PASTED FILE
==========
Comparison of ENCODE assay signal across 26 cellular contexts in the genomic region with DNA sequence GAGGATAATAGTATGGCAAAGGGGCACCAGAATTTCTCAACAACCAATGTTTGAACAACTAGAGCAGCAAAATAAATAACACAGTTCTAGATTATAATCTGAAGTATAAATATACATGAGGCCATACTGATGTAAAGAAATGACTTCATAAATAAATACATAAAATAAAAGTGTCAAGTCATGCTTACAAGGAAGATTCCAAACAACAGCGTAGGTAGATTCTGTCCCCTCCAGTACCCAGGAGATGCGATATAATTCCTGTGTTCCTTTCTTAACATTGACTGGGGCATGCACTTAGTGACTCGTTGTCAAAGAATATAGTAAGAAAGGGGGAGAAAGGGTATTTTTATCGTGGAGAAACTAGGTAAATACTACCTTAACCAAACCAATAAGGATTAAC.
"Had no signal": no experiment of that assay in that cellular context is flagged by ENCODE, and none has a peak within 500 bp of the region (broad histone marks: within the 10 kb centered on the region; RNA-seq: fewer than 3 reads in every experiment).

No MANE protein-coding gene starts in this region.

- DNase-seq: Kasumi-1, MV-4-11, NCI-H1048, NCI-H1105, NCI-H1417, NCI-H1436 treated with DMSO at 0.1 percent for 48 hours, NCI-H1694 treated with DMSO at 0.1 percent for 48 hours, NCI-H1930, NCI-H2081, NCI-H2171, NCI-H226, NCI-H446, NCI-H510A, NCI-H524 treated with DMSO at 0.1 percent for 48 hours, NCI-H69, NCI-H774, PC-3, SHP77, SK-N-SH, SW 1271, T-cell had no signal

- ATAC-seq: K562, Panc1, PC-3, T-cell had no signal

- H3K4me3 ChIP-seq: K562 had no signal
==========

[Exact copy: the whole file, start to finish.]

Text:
Comparison of ENCODE assay signal across 26 cellular contexts in the genomic region with DNA sequence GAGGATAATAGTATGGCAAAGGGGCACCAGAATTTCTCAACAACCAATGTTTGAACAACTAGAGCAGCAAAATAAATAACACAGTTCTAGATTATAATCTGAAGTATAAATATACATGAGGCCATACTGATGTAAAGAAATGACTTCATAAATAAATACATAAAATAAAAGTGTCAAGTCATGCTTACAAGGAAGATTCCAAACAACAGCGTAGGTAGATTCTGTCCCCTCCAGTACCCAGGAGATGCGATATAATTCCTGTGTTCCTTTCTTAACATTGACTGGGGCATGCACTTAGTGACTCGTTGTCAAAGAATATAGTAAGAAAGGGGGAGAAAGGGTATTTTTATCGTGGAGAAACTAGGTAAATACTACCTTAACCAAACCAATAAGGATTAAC.
"Had no signal": no experiment of that assay in that cellular context is flagged by ENCODE, and none has a peak within 500 bp of the region (broad histone marks: within the 10 kb centered on the region; RNA-seq: fewer than 3 reads in every experiment).

No MANE protein-coding gene starts in this region.

- DNase-seq: Kasumi-1, MV-4-11, NCI-H1048, NCI-H1105, NCI-H1417, NCI-H1436 treated with DMSO at 0.1 percent for 48 hours, NCI-H1694 treated with DMSO at 0.1 percent for 48 hours, NCI-H1930, NCI-H2081, NCI-H2171, NCI-H226, NCI-H446, NCI-H510A, NCI-H524 treated with DMSO at 0.1 percent for 48 hours, NCI-H69, NCI-H774, PC-3, SHP77, SK-N-SH, SW 1271, T-cell had no signal

- ATAC-seq: K562, Panc1, PC-3, T-cell had no signal

- H3K4me3 ChIP-seq: K562 had no signal